Written by David Porter.
In the aftermath of the First Democratic Debate, CNN gave a resounding endorsement of Hilary Clinton – despite their own evidence to the contrary. And the Berners didn’t let them forget. What does this mean for the future of news?
The Roman poet Juvenal, when he penned his Satires, probably didn’t expect it to still be referenced over 18 centuries later. But oneline in particular has permeated western thought upon the nature of political authority ever since: “Quis custodiet ipsos custodes?” Literally translated, it reads ‘Who guards the guardians themselves?’ More popularly, it is reduced to one simple phrase –
Who watches the Watchmen?
For decades, the popular discourse has been that a free and open press broadens the scope of debate, helps voters make informed decisions and ‘hold their governments to account’. In liberal democracies, the Fourth Estate are the Watchmen of the both the government and society; informing viewers of important events and offering expert opinion and analysis. But what happens when this position is seen to be mishandled, or indeed, abused?
After the First Democratic Debate, CNN found out.
After months of speculation, the American public – and the wider world – finally got to see the candidates face off. Commentators and the public eagerly awaited to see who could attract and convince Democrats to hand them the party’s nomination. CNN got to broadcast it.
This is where things get interesting. Sanders, officially an Independent in the Senate, seemed to dominate. True to his anti-politician brand, he defended Clinton – his main rival – over the private server scandal, exclaiming that “the American public is sick and tired about hearing about your damn emails!” Cue a standing ovation from the audience.
In a poll on CNN’s Facebook page, Sanders stormed the competition, fluctuating between 75 and 83 percent of the vote. Sanders also took the vote in CNN’s live focus group, when asked who had ‘won’ the debate, though far more narrowly.
CNN, however, seemed to call the debate for Clinton – releasing an op-ed entitled “Democratic debate: Clinton brings it”, stating simply that she had “re-emerged as presidential.” At the same time, claims emerged that CNN had deleted its online poll – and was actively deleting comments from Sanders supporters on its Facebook page. The reaction began to kick in.
Through Facebook, Twitter, Reddit, Imgur and other social sites, Sanders’ backers took to their laptops and phones to spread the word about CNN. This was a cross-network spontaneous campaign, that pushed posts from one platform to the other. Some showed it as a demonstration of the failings of a wider system; a minority called for the boycotting of CNN completely; others wanted to show the silencing of majority opinion by traditional news media; and many accused CNN of direct collusion when they shared evidence that Time Warner Cable – which owns CNN – had donated over $500,000 dollars to Clinton over her career, and was her 7th largest donor overall in that time.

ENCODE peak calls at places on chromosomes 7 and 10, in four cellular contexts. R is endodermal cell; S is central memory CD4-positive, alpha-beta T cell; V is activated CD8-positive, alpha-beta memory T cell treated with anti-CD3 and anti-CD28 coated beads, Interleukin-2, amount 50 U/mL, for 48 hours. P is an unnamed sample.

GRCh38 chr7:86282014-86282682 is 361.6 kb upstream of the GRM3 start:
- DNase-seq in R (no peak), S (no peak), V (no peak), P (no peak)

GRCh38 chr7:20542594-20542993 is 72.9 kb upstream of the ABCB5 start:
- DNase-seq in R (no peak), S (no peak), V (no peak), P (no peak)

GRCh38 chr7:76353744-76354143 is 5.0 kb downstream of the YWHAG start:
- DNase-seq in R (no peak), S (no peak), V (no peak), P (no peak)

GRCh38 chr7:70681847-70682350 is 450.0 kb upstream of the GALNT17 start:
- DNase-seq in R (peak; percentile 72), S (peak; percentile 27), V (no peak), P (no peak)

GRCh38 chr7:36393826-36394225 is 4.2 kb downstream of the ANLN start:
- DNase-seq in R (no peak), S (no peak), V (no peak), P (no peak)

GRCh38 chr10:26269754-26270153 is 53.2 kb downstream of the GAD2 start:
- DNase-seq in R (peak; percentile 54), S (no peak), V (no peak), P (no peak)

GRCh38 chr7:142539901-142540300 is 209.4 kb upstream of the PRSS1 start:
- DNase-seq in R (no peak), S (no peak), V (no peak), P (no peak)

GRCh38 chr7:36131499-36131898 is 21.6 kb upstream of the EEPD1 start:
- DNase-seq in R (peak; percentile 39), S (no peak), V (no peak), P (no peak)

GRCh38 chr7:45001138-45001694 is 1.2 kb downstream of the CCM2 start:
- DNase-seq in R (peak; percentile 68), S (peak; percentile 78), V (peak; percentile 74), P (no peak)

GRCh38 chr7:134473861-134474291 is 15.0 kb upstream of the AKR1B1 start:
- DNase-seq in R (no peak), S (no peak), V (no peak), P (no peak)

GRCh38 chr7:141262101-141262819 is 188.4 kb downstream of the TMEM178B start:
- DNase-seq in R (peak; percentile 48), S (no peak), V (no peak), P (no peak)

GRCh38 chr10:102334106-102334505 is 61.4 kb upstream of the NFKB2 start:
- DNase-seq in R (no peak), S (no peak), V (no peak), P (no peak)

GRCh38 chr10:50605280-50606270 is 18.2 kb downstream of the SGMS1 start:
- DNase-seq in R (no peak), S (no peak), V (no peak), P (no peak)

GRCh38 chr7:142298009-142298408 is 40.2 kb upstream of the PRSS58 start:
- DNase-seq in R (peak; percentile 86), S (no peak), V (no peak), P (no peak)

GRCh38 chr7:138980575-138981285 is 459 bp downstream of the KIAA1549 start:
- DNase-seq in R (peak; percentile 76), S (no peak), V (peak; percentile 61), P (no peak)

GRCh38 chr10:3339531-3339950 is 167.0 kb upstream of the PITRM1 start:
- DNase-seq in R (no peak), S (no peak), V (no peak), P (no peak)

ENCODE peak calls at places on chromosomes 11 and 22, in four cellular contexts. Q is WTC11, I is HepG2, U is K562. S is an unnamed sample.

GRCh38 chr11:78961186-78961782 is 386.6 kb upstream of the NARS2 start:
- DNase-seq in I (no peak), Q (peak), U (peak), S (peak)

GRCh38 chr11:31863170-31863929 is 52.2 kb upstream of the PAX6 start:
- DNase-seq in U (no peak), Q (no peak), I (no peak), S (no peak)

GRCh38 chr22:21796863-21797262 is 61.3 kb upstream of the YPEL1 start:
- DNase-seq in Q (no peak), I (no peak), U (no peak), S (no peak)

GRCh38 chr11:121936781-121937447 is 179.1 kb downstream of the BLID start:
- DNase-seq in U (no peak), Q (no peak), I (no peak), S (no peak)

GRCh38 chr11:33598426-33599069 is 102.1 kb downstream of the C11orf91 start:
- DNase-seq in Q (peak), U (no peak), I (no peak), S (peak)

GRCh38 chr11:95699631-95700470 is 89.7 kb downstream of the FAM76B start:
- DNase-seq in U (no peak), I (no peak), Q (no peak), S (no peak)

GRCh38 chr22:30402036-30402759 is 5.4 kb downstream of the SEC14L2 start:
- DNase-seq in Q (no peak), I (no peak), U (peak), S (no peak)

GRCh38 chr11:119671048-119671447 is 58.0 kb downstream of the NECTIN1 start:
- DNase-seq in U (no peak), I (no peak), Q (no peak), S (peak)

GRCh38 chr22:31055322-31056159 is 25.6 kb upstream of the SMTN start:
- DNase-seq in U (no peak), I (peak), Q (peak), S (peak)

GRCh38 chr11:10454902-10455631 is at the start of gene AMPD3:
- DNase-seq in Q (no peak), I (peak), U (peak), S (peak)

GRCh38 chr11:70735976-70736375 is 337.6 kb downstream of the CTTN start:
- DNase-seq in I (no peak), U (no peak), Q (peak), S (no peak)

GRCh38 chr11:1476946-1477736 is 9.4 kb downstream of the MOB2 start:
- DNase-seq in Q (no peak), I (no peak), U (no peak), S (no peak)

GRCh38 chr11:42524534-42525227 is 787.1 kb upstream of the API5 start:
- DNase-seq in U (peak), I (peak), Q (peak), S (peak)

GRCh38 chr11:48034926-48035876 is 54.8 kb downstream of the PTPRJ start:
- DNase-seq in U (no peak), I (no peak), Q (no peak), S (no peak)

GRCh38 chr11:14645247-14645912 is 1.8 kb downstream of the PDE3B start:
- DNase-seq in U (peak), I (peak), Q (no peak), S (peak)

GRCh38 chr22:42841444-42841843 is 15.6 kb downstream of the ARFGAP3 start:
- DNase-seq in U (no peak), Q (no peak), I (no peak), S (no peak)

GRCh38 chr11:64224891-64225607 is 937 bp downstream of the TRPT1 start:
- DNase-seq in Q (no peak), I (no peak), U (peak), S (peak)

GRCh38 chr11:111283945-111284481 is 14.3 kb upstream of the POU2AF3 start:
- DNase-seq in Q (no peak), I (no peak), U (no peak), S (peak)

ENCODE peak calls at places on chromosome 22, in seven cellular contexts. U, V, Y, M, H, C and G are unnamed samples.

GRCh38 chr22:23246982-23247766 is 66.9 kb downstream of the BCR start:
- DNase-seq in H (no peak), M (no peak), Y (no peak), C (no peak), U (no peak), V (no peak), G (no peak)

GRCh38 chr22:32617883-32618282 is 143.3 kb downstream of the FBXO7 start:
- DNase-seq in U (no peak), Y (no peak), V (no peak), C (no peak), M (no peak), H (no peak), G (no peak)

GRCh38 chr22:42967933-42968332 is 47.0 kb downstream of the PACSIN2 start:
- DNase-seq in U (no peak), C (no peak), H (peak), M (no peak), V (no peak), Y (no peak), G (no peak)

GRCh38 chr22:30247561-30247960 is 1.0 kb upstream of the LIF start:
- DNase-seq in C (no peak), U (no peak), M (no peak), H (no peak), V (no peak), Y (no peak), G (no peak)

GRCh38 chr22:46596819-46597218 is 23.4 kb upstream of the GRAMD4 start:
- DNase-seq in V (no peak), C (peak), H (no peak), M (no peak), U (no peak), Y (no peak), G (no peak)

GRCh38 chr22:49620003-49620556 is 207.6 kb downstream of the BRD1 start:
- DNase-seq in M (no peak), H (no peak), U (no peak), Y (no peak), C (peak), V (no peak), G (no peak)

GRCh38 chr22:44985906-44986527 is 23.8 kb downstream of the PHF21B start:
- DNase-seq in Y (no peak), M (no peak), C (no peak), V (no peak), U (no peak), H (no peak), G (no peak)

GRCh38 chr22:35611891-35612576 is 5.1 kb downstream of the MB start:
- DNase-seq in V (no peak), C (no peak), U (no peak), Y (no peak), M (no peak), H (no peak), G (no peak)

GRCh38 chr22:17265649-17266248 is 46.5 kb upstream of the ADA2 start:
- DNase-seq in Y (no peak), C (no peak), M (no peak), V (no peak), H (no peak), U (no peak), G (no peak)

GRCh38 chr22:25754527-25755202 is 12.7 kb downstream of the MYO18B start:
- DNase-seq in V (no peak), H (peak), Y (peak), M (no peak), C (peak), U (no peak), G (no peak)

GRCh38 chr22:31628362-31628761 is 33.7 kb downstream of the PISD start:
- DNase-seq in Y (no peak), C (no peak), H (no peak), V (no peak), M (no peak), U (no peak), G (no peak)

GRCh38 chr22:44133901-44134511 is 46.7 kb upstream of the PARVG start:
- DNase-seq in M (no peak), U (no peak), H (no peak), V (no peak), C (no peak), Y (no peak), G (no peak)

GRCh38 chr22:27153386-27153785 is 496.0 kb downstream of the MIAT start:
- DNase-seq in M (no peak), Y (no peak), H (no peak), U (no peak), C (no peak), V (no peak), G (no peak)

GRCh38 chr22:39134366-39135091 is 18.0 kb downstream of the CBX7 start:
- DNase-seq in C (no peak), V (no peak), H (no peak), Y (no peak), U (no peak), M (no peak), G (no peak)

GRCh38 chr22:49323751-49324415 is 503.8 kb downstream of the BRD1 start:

These opinions were not unanimous by any stretch – other users argued against the scientific benefits of an online poll, or whether the poll had been deleted (it wasn’t, you can find it here) – but they shaped a national, even international, conversation about media influence in democratic societies.
This moment is a great example of an important function for which we are seeing social media increasingly used: to both bypass and criticize the perceived distortion and collusion of the traditional media. If the press exists to hold government to account, then social media provides the platform to hold the press to account – if the press is the Fourth Estate, then social media is becoming the Fifth.
Let me say now, this is not a panacea. The argument of the unwillingness for the media to portray the “Real News” is used by extremists and moderates alike. The clues are there, just below the surface. An examination of any Facebook political pages – particularly those such as Britain First – will include mentions of “the things the mainstream press don’t want you to know”, and hundreds of other formulations of the same. Some are more careful, encouraging a more critical reading of the media, and opening up to new sources of opinion and information – to “become our own editors” in order to form our own ideas.
These tactics can be used in varying degrees and for differing purposes, but the trend is clear. The new, ‘social’ media is one that seeks to highlight the faults of traditional sources, and at the same time allow new voices to challenge their opinions.
As we wind up to the next Democratic Debate – and in the light of the anti-media tone set amongst the Republican contenders most recently – it is advisable to keep a weathered eye on the digital horizon.
The rise of new media has created a new type of forum for political communication, that is at once both more horizontal and more fluid. The political and journalist elite – unfortunately for them – are outnumbered and often outmaneuvered in this new environment; one that rejects their legitimacy and easily establishes freer, peer-to-peer political conversations.
These voices and challenges are unlikely to go away. The question now is: what will be done about it?
David Porter is a PhD candidate at the School of Politics and International Relations. Image credit: Wikipedia Commons.